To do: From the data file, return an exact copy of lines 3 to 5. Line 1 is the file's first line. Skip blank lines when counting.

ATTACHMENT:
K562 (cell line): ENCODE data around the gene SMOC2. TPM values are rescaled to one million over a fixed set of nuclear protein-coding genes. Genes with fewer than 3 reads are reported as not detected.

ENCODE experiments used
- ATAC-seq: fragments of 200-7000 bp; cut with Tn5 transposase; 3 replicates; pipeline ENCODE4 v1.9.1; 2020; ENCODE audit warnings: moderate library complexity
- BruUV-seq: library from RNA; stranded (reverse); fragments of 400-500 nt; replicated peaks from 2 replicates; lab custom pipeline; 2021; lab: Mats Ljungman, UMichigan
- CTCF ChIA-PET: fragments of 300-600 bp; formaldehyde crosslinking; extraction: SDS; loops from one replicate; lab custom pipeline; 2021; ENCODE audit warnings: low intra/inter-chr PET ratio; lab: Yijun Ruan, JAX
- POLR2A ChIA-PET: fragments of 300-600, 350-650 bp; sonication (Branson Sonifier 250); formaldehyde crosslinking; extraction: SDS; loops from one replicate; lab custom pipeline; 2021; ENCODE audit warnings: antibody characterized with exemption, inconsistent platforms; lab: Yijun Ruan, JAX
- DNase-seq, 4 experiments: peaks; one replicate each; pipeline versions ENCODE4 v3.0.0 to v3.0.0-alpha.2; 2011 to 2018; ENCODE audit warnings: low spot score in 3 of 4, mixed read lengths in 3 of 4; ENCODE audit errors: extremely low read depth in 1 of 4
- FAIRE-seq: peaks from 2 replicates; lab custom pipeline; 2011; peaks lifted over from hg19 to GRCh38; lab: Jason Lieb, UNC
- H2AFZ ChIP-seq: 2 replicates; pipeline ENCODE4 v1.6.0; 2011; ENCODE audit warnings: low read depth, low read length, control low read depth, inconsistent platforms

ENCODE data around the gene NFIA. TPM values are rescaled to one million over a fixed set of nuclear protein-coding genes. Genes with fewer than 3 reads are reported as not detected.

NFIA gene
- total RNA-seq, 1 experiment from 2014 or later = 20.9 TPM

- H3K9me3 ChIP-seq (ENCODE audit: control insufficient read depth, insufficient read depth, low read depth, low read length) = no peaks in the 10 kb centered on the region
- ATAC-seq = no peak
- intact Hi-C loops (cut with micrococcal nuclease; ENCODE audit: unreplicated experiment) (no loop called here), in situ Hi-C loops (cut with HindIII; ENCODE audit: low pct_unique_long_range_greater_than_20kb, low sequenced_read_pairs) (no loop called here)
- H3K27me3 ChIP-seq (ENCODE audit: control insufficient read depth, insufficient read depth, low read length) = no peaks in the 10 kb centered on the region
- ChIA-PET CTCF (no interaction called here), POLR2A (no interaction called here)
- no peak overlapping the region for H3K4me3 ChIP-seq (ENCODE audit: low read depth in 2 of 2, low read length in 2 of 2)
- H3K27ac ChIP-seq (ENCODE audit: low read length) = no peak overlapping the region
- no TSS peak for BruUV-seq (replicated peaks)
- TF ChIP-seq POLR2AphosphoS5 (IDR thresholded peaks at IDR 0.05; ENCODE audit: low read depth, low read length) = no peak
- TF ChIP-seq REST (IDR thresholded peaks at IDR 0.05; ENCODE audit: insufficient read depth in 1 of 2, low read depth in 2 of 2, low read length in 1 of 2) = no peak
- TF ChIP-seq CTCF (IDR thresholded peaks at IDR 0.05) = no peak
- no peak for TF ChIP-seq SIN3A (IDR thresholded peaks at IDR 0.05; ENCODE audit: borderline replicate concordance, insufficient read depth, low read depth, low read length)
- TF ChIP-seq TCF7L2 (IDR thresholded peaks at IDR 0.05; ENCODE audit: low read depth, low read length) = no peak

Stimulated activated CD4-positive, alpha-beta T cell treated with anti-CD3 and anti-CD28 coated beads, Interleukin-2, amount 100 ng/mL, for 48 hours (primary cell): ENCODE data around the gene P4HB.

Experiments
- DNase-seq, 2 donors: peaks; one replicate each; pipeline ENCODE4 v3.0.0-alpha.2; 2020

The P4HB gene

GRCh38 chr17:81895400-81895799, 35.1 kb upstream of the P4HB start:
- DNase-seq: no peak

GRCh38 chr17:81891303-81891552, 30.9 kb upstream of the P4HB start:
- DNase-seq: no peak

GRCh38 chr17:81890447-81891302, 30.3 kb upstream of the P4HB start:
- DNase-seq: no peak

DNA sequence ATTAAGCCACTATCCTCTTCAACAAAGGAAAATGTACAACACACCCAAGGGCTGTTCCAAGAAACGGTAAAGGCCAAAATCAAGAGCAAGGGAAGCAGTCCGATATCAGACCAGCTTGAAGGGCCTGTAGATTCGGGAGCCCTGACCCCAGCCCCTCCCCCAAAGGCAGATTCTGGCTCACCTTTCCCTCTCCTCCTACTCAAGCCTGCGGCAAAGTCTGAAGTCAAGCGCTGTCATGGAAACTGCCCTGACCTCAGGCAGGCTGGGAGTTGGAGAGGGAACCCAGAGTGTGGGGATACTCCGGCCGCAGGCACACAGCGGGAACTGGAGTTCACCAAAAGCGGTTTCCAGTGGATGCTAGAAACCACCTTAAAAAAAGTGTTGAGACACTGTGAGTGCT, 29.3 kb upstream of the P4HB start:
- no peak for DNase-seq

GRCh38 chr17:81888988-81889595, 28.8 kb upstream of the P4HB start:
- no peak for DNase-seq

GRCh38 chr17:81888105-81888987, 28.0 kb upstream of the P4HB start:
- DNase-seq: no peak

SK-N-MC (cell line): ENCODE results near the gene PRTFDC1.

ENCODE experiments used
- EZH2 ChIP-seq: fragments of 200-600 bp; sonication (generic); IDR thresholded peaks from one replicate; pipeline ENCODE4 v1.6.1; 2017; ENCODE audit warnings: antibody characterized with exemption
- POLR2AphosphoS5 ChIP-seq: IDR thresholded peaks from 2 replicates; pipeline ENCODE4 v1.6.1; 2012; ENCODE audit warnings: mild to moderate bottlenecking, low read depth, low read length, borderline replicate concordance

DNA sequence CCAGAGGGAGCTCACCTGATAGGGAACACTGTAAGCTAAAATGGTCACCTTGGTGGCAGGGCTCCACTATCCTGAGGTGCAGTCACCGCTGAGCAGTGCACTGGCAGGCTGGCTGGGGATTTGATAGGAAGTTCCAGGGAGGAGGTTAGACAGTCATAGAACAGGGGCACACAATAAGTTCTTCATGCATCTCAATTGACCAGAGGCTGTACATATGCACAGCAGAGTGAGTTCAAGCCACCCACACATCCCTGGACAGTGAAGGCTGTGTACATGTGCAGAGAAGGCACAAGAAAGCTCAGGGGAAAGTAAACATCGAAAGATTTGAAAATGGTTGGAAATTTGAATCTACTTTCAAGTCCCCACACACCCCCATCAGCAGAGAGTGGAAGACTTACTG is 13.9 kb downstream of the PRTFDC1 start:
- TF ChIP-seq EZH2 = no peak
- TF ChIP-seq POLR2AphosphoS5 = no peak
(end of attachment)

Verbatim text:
- ATAC-seq: fragments of 200-7000 bp; cut with Tn5 transposase; 3 replicates; pipeline ENCODE4 v1.9.1; 2020; ENCODE audit warnings: moderate library complexity
- BruUV-seq: library from RNA; stranded (reverse); fragments of 400-500 nt; replicated peaks from 2 replicates; lab custom pipeline; 2021; lab: Mats Ljungman, UMichigan
- CTCF ChIA-PET: fragments of 300-600 bp; formaldehyde crosslinking; extraction: SDS; loops from one replicate; lab custom pipeline; 2021; ENCODE audit warnings: low intra/inter-chr PET ratio; lab: Yijun Ruan, JAX